Despite my love for them, I haven’t really written at length about Broadcast, at least not since the beginning days of the blog. I’m motivated now out of fear that their music could completely disappear from the consciousness. Trish Keenan’s tragic death means there won’t be a trendy reunion tour where everyone looks back on their music, and other writers have become so obsessed with newness that there is no incentive for them to look back at a band like Broadcast. I don’t think they’re going to be included in the canon of their time, even though I don’t believe there was a better band during their existence.

Maybe that’s overstating things, and I’ll admit it’s hard to separate my more objective evaluation of the band with what they mean to me personally. The truth is, I never felt like someone who was necessarily predisposed to like psychedelic music. Drugs terrify me and I’ve never done them, I don’t really care for a lot of the hippie stuff that has often gone hand-in-hand with it, and even now I rarely feel like I fit in with that segment of music fans. A lot of the credit (or blame) for my taste goes to this band, because their whole discography functions as an argument in favor of psychedelia as a form of escape and a way to expand the mind.

And Keenan was the perfect guide for a psychedelia newbie. Their music always makes me think of Alice in Wonderland, with Keenan being this ordinary woman who is thrust into a strange universe that she needs to make sense of. She was an incredible singer, but in part because she didn’t show off with big notes or consciously mind-blowing lyrics. She was just very human and there was a sincerity in everything she did, and when it was combined with their often strange retro-futuristic music, it was magic.

What I find most satisfying about looking at Broadcast’s music in order is how they didn’t follow the dispiriting path so many artists take, where they start out being super exciting and show tons of promise, then gradually recede towards bland normalcy in an effort to appeal to more and more people. They started out in a place that was kind of ordinary, then with every record they built on their sound, explored new areas, and took their dedicated listeners with them on a journey. The end result is what I would consider the most rewarding music I’ve listened to, and it’s why I always use this band as an example of doing things the right way.

Their first singles were released in the mid-90s and compiled on 1997’s Work and Non-Work, which as I mentioned before, isn’t the type of debut that really blows you away and makes you certain that the band is destined for greatness. And reading really deep between the lines, I don’t get the sense that the band was ever incredibly proud of these early songs. It’s really good music, but it doesn’t quite feel like Broadcast, or at least not what they would become.

I don’t have a time machine, but I speculate that part of the issue was timing: these songs were released when this type of loungy downtempo electronic music was at the height of its popularity. In particular, the band was burdened by comparisons to Stereolab and perceived as kitschy and nostalgic. This wasn’t helped by the inclusion of “The Book Lovers” on the Austin Powers soundtrack, which is still very weird to me.

These early songs mostly establish one aspect of the band’s sound, which is their ability to mine the past and create a sense of nostalgia in their music. They were particularly obsessed with the 60s band The United States of America, and on Work and Non Work, it sometimes sounds like they’re emulating that band more than they’re finding their own sound. But in hindsight, it’s also easy to hear some of the seeds for what would make this band so special on their ensuing albums.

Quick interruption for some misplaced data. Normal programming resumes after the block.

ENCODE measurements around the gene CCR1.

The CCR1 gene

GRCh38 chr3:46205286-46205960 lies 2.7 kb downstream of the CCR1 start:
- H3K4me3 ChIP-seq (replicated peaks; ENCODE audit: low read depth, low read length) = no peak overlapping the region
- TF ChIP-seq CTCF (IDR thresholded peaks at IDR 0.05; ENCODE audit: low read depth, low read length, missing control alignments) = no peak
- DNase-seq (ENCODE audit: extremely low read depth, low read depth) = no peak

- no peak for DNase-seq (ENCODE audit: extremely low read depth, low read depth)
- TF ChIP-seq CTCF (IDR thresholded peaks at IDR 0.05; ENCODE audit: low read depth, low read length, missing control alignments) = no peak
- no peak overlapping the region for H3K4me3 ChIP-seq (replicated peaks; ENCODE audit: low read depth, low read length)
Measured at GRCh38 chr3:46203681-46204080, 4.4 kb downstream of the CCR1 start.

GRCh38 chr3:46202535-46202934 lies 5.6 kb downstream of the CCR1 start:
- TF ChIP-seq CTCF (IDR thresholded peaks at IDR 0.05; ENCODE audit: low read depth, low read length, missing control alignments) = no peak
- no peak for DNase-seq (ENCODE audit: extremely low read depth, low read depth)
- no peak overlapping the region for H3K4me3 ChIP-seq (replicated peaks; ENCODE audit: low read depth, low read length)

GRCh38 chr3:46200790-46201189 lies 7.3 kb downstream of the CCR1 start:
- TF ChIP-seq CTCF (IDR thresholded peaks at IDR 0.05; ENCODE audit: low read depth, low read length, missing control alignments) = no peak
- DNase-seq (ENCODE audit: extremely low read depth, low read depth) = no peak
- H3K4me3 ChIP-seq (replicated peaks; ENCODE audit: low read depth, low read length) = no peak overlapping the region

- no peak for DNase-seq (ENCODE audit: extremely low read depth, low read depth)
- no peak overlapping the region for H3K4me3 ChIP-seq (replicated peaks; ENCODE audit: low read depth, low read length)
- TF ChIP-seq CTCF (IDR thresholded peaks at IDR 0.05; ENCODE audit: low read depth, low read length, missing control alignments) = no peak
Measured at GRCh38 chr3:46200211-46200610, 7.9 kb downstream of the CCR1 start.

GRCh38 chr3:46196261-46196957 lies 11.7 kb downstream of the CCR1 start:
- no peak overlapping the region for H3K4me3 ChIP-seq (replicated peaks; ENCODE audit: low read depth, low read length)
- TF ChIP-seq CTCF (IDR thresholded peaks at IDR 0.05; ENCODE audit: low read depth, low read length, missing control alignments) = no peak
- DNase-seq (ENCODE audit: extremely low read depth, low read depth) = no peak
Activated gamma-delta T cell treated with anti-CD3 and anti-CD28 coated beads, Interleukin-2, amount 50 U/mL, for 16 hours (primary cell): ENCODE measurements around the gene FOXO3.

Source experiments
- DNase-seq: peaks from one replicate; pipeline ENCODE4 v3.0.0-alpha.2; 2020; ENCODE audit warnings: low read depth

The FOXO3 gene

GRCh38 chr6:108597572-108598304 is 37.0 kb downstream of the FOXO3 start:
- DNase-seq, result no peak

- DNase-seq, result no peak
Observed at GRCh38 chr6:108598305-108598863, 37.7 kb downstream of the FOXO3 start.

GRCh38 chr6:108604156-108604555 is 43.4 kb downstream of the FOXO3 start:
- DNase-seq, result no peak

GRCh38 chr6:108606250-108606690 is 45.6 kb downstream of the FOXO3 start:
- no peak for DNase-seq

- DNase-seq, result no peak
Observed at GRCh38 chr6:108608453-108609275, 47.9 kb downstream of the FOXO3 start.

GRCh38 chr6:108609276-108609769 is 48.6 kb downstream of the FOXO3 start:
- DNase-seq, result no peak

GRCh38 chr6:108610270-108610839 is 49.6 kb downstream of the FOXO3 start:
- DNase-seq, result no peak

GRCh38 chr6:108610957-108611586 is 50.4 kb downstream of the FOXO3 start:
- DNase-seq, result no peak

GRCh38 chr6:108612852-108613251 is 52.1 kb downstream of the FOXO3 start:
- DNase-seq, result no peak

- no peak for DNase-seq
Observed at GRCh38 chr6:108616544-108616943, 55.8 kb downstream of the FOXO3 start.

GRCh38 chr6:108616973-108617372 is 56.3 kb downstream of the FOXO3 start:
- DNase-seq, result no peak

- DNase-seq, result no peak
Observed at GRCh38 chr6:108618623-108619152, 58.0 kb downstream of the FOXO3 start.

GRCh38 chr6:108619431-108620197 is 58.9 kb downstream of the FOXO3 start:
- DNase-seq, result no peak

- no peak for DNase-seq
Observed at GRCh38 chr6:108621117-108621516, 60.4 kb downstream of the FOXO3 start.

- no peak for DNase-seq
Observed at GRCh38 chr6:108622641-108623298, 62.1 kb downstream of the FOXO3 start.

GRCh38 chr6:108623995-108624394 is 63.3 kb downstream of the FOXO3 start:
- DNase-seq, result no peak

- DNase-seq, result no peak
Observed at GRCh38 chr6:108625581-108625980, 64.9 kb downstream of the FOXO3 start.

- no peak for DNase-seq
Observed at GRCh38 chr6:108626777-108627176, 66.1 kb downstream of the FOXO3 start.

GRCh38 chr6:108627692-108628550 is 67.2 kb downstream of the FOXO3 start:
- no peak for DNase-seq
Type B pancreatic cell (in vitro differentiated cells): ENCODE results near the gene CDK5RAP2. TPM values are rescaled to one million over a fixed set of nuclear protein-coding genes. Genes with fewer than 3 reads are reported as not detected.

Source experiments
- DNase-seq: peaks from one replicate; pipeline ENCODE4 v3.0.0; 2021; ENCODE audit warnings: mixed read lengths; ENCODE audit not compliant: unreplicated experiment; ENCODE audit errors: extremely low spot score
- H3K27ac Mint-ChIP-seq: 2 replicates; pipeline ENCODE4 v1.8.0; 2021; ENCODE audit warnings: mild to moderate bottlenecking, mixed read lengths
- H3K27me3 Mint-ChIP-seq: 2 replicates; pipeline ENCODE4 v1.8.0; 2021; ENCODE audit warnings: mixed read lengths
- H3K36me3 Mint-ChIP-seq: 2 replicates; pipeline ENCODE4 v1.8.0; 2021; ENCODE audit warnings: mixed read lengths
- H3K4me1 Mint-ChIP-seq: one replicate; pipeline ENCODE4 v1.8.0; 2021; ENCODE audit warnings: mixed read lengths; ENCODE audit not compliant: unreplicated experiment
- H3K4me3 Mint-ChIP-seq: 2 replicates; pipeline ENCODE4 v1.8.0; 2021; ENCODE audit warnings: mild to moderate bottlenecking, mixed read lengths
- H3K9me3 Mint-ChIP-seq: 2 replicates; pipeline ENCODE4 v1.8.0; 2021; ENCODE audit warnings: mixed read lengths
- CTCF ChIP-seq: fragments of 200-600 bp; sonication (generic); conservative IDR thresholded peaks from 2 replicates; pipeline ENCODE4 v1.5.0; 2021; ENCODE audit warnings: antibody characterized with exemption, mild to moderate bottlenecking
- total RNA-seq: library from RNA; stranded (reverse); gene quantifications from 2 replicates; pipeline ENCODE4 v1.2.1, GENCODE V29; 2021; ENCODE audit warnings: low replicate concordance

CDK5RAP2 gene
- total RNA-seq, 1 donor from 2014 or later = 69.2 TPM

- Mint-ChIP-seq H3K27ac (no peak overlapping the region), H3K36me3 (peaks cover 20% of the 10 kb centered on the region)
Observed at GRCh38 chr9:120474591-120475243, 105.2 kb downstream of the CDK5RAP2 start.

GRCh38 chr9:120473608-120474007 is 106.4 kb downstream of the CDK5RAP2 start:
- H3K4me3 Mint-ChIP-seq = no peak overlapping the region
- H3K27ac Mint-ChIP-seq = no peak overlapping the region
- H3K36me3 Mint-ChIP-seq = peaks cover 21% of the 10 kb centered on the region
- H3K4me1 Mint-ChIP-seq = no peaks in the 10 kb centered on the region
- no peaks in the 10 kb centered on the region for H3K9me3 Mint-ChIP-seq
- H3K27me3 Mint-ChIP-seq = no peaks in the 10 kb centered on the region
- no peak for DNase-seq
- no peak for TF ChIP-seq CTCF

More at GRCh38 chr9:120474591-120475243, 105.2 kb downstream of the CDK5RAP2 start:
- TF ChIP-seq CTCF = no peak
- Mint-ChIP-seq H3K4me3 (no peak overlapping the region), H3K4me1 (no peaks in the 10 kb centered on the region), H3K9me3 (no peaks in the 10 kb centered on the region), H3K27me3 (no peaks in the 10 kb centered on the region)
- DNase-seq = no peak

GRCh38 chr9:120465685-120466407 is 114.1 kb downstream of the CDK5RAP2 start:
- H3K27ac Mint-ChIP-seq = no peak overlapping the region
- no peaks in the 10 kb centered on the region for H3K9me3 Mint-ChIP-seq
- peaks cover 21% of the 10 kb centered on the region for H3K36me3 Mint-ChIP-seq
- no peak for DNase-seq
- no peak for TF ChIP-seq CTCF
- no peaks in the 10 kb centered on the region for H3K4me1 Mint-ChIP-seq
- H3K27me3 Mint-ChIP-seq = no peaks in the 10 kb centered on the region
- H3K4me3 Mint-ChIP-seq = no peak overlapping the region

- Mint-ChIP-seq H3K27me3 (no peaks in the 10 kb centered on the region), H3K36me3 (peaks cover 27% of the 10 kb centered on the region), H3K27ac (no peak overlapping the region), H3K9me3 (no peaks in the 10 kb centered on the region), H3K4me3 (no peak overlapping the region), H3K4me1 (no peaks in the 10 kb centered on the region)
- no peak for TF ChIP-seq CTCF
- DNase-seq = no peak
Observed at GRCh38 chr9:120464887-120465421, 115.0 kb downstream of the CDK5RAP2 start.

While these are their least musically adventurous songs, that makes them a real showcase for Keenan as a relatively traditional singer. The band was still tinkering with their sound and figuring out what worked, but she was captivating from the very beginning. She always struck me as very shy and thoughtful, and it comes through in her singing, which has this humble quality to it. On these songs, she sings with more directness than she would in future releases, but she already had that quiet confidence and human quality that added so much to their music.

Still, the songs on Work and Non Work aren’t the ones I tend to revisit when I go back and listen to Broadcast, even though they’re really quite good. That’s more a testament to the strength of the rest of their music and the way they evolved so naturally than an indictment of these songs. The band took their sweet time following up on these singles, which would become routine for a group that always seemed to think through everything they did and never compromised their art in any way. And on their next single, they found their identity as a band, creating a song that to this day still doesn’t feel like it should have been possible.

#10: Eerie Wanda – “Hum”

I’ve decided to start giving out a Trish Keenan Memorial Trophy for the artist each year who comes closest to emulating the Broadcast singer. This year’s goes to Eerie Wanda frontwoman Marina Tadic, who reminds me of Trish with her gentle psychedelic songs that strike a perfect balance between being charming and weird (or, I suppose, eerie).

Eerie Wanda’s actual sound isn’t much like Broadcast’s; there are no electronics, with songs always built off Tadic’s guitar and some light percussion and bass. The arrangements are simple, meant to showcase Tadic’s vocals while providing a tranquil, daydreamy vibe that evokes the 60s.

Tadic’s voice is the real defining instrument here: it has a warmth and dreaminess to it, but also somehow always sounds off-kilter and distant, which gives Hum its underlying strangeness that makes it stand out from other guitar pop albums this year.